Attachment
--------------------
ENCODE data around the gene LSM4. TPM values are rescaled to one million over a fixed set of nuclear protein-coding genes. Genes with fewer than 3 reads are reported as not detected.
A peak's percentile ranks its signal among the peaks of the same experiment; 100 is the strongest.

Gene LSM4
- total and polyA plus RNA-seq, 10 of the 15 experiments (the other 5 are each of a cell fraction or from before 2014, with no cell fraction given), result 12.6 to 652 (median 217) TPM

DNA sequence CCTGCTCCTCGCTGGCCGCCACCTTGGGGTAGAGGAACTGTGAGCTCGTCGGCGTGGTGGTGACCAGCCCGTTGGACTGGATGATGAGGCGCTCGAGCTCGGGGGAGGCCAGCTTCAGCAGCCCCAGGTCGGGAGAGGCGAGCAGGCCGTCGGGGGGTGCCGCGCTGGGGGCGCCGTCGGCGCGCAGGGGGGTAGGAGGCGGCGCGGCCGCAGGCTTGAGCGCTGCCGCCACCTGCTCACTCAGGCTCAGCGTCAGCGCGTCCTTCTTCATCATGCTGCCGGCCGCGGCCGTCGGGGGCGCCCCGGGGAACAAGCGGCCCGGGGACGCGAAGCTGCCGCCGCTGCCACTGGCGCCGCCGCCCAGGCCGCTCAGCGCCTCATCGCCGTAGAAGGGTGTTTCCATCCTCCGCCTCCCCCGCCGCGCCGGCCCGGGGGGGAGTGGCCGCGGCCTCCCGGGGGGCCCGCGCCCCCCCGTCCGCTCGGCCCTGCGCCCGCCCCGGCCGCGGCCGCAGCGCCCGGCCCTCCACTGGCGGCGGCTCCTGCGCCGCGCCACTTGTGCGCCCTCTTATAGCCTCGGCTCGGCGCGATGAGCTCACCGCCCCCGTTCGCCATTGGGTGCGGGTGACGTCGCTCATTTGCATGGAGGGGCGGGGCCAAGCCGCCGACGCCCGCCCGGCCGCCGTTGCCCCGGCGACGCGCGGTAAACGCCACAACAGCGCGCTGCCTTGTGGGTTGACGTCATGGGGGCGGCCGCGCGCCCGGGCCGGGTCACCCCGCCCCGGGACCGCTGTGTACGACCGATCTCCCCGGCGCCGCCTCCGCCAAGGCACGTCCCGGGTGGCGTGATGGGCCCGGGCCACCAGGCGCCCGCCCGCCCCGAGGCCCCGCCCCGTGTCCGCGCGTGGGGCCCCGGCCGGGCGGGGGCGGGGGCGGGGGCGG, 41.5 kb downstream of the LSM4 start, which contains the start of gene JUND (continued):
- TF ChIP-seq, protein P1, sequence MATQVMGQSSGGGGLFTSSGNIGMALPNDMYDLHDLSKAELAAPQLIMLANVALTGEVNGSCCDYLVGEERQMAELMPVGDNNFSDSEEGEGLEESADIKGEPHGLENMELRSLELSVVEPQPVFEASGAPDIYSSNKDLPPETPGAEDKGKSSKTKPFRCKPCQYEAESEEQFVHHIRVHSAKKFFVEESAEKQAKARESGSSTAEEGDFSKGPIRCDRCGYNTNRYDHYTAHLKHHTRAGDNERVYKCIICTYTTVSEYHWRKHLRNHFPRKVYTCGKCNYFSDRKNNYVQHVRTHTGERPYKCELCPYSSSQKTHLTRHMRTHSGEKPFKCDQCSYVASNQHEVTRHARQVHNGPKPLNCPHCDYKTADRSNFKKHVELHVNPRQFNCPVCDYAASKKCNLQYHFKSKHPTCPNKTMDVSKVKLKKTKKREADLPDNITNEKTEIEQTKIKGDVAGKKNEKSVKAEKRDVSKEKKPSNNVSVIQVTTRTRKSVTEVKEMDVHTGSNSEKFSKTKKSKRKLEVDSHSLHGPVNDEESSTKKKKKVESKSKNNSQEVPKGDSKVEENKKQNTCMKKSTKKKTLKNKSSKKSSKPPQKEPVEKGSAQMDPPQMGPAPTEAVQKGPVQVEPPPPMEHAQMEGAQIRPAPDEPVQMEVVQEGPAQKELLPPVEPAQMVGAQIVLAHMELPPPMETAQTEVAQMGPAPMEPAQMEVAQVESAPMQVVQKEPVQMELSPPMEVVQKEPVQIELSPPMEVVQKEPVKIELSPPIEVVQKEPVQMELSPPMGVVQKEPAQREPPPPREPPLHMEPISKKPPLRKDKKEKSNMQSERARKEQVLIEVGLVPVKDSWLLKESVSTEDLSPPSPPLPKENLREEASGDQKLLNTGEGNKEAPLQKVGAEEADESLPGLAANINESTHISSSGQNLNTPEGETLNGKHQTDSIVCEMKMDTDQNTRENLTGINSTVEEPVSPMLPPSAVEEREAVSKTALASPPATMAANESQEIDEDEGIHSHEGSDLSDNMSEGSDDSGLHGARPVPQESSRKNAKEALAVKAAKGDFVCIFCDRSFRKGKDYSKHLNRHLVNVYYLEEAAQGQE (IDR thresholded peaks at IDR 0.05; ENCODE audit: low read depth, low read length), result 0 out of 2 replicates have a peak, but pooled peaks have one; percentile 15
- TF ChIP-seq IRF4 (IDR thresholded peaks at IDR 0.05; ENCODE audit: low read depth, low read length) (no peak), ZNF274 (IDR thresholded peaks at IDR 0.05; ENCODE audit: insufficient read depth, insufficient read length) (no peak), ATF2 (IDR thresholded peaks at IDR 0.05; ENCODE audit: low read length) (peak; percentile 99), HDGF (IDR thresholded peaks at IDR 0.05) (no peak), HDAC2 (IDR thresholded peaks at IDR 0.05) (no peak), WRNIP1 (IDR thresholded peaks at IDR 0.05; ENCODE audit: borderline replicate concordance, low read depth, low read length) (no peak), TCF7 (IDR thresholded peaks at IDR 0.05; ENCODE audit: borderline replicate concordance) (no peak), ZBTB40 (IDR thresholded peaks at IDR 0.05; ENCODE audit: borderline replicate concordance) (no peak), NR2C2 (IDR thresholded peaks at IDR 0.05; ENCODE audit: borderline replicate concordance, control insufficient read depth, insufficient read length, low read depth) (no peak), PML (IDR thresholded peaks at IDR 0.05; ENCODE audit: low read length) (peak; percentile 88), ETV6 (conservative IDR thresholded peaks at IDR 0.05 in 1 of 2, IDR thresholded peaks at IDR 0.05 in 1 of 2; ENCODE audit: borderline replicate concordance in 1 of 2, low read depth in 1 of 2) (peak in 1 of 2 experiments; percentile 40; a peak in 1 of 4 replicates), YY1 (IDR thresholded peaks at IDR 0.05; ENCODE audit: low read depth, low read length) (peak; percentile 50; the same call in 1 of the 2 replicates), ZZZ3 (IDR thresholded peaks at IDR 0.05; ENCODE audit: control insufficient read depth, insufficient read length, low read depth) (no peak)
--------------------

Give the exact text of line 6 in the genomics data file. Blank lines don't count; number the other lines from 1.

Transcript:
- TF ChIP-seq, protein P1, sequence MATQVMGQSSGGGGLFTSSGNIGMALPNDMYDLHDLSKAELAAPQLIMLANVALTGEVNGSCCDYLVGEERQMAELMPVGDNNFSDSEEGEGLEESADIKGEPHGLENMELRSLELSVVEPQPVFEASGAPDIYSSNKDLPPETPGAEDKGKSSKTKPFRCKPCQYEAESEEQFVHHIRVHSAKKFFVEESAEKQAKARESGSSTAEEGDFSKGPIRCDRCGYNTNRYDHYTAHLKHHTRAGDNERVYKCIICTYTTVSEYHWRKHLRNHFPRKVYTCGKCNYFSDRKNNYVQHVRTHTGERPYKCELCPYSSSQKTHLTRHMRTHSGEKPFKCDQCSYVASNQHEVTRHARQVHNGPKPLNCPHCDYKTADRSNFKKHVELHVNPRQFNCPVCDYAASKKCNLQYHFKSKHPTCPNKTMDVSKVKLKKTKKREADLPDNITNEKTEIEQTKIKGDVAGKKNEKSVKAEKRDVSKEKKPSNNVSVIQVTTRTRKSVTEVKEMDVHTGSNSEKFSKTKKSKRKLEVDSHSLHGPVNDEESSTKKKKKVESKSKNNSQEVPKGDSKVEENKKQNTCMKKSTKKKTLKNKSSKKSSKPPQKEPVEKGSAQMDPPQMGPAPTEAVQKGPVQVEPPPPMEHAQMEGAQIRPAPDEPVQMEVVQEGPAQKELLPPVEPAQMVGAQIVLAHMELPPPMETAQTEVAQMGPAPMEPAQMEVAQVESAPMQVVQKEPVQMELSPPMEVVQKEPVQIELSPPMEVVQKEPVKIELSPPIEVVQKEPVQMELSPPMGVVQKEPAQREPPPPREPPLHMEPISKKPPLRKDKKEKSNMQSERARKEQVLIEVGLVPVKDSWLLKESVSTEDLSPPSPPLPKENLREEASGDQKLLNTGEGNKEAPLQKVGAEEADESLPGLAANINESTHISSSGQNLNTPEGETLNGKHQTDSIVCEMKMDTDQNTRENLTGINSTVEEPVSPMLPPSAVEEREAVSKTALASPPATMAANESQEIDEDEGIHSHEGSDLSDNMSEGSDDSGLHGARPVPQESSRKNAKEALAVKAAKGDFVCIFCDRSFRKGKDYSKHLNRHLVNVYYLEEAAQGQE (IDR thresholded peaks at IDR 0.05; ENCODE audit: low read depth, low read length), result 0 out of 2 replicates have a peak, but pooled peaks have one; percentile 15